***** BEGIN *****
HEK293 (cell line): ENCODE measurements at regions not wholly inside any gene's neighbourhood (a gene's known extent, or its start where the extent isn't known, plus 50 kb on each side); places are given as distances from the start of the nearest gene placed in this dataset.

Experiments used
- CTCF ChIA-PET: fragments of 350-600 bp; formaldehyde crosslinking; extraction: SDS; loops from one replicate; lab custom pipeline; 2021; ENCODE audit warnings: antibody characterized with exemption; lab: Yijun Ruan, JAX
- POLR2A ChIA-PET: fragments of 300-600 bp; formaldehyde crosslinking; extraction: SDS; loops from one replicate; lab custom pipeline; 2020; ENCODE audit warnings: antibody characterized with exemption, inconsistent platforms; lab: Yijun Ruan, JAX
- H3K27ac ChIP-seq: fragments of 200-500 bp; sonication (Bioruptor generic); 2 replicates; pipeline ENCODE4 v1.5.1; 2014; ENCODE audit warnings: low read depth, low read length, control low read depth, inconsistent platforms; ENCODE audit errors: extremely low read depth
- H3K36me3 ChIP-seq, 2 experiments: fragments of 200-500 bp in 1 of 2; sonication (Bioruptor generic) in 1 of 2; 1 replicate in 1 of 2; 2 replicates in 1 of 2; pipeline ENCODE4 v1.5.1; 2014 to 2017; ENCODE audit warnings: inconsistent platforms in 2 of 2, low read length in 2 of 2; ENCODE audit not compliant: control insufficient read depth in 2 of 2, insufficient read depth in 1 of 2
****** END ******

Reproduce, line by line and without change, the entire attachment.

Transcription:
HEK293 (cell line): ENCODE measurements at regions not wholly inside any gene's neighbourhood (a gene's known extent, or its start where the extent isn't known, plus 50 kb on each side); places are given as distances from the start of the nearest gene placed in this dataset.

Experiments used
- CTCF ChIA-PET: fragments of 350-600 bp; formaldehyde crosslinking; extraction: SDS; loops from one replicate; lab custom pipeline; 2021; ENCODE audit warnings: antibody characterized with exemption; lab: Yijun Ruan, JAX
- POLR2A ChIA-PET: fragments of 300-600 bp; formaldehyde crosslinking; extraction: SDS; loops from one replicate; lab custom pipeline; 2020; ENCODE audit warnings: antibody characterized with exemption, inconsistent platforms; lab: Yijun Ruan, JAX
- H3K27ac ChIP-seq: fragments of 200-500 bp; sonication (Bioruptor generic); 2 replicates; pipeline ENCODE4 v1.5.1; 2014; ENCODE audit warnings: low read depth, low read length, control low read depth, inconsistent platforms; ENCODE audit errors: extremely low read depth
- H3K36me3 ChIP-seq, 2 experiments: fragments of 200-500 bp in 1 of 2; sonication (Bioruptor generic) in 1 of 2; 1 replicate in 1 of 2; 2 replicates in 1 of 2; pipeline ENCODE4 v1.5.1; 2014 to 2017; ENCODE audit warnings: inconsistent platforms in 2 of 2, low read length in 2 of 2; ENCODE audit not compliant: control insufficient read depth in 2 of 2, insufficient read depth in 1 of 2